The solar energy sector lost 8,000 jobs in the US last year, the second consecutive year of declines, hit by uncertainty over the Trump administration's energy and trade policies and a 30% tariff on imported solar panels, according to a report released on Tuesday. But according to the Solar Foundation the future is still bright for solar. Despite the two-year dip, solar employment has grown 159%, from just over 93,000 to more than 242,000 jobs in all 50 states over the past nine years and the report concludes the long-term outlook for solar energy production is positive. Solar, which currently represents about 2.4% of overall US electricity generation, already employs twice as many workers as the coal industry and almost five times as many workers as the nuclear industry. States hit hardest by the slowdown were some of those with well-established solar industries, including California, with almost 10,000 job losses, Massachusetts, North Carolina and Arizona, while 29 states – many with less established solar penetration, including Florida, Texas and Illinois – continued to see job growth.
The disconnect between production inspired by individual actors and infrastructure that needs collective action to be approved and built is nothing new. In the late 18th and early 19th centuries, settlers streamed across the Appalachian Mountains to farm the fertile Ohio River Valley, long before financiers and government officials arranged for the construction of roads and canals that would carry the grain efficiently and economically to New York City and other markets. In the late 1850s and 1860s, oil pioneers started drilling and producing oil in rural Pennsylvania before railroads and pipelines had been built. More recently, entrepreneurs and companies have rushed to build huge wind farms in Texas and the Plains--often far in advance of the construction of transmission lines to carry that power to market. The reality is that mapping out a big interstate infrastructure project takes a degree of planning and coordination between governments and multiple states that isn't necessary when you're just, say, drilling for oil or setting up wind turbines but becomes a requirement once those activities reach a critical mass.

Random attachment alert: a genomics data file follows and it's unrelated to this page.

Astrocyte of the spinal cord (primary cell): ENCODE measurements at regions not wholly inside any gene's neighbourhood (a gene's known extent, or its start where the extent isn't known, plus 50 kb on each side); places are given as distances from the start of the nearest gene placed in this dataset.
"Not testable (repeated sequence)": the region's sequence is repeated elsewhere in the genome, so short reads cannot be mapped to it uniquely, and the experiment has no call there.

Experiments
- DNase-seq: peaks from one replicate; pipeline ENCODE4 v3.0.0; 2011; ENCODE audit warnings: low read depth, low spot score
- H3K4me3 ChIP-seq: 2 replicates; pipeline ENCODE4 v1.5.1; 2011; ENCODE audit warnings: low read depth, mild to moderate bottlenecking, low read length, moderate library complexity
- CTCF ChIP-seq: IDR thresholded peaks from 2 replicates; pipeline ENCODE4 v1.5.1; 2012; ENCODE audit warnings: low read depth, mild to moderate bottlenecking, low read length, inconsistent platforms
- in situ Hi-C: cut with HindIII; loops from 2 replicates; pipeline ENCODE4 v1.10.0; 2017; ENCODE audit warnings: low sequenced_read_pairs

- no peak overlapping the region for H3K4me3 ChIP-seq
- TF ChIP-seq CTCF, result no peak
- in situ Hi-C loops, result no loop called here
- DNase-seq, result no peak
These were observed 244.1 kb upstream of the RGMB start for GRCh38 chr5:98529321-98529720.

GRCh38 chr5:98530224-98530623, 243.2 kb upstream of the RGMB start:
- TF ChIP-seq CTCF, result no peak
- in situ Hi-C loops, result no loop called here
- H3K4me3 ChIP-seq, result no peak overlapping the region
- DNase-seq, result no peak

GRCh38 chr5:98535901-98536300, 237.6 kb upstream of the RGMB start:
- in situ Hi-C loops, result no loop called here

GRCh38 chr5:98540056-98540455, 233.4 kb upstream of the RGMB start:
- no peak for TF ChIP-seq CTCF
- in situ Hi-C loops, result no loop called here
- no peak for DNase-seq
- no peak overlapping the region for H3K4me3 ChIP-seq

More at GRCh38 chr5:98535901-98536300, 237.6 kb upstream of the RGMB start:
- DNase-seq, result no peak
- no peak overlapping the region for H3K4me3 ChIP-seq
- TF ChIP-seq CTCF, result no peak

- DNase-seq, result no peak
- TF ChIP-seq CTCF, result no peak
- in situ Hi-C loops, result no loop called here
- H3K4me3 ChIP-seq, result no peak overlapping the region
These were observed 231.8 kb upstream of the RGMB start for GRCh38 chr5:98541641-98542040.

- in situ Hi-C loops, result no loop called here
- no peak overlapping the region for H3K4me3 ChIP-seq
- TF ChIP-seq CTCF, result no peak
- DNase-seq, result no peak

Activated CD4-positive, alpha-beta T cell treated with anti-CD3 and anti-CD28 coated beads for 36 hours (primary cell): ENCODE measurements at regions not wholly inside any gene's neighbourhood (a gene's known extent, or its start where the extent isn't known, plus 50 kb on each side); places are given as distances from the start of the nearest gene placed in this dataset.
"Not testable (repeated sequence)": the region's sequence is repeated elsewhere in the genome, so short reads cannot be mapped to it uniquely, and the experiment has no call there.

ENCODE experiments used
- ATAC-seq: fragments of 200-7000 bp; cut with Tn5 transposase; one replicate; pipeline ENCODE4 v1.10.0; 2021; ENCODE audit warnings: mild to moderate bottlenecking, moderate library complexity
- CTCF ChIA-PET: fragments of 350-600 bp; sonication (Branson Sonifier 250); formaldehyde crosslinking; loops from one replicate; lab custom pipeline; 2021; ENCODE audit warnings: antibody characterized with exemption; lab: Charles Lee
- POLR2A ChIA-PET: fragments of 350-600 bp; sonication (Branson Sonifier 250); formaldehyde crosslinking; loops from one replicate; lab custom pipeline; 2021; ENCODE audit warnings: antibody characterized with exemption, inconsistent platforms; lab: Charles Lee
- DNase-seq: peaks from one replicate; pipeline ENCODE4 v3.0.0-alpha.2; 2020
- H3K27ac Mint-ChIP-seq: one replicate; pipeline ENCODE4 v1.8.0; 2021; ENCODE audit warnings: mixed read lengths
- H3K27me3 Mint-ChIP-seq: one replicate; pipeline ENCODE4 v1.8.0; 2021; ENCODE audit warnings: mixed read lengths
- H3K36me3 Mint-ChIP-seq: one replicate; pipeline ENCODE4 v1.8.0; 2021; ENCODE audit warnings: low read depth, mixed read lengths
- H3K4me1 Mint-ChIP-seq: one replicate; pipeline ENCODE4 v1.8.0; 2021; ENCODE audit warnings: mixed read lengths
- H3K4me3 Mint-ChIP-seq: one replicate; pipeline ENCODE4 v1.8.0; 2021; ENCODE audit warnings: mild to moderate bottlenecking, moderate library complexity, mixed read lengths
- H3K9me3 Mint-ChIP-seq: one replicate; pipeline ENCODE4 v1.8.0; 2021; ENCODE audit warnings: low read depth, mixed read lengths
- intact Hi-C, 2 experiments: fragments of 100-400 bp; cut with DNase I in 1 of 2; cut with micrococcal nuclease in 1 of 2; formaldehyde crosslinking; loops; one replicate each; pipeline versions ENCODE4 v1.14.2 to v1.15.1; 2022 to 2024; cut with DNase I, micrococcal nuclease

If you are concerned about climate change, then you should take note of this: Over the last eight months, utilities from New York to Nebraska have announced plans to shutter six nuclear reactors by 2019. These closures will come on the heels of earlier ones -- five reactors have been shuttered in the last three years alone. The latest closure announcement came earlier this month when Exelon Corp., the country's largest nuclear-energy producer, said it would close three reactors at two sites in Illinois by 2018. The six targeted reactors have been safely producing about 40 terawatt-hours of zero-carbon-emissions electricity per year (one terawatt-hour equals 1 billion kilowatt-hours). These reactors' output exceeds the amount of zero-carbon electricity produced annually by every solar energy installation in the nation.
A pair of autonomous robots developed by Carnegie Mellon University's Robotics Institute will soon be driving through miles of pipes at the U.S. Department of Energy's former uranium enrichment plant in Piketon, Ohio, to identify uranium deposits on pipe walls. The CMU robot has demonstrated it can measure radiation levels more accurately from inside the pipe than is possible with external techniques. In addition to savings in labor costs, its use significantly reduces hazards to workers who otherwise must perform external measurements by hand, garbed in protective gear and using lifts or scaffolding to reach elevated pipes. DOE officials estimate the robots could save tens of millions of dollars in completing the characterization of uranium deposits at the Portsmouth Gaseous Diffusion Plant in Piketon, and save perhaps $50 million at a similar uranium enrichment plant in Paducah, Kentucky. "This will transform the way measurements of uranium deposits are made from now on," predicted William "Red" Whittaker, robotics professor and director of the Field Robotics Center.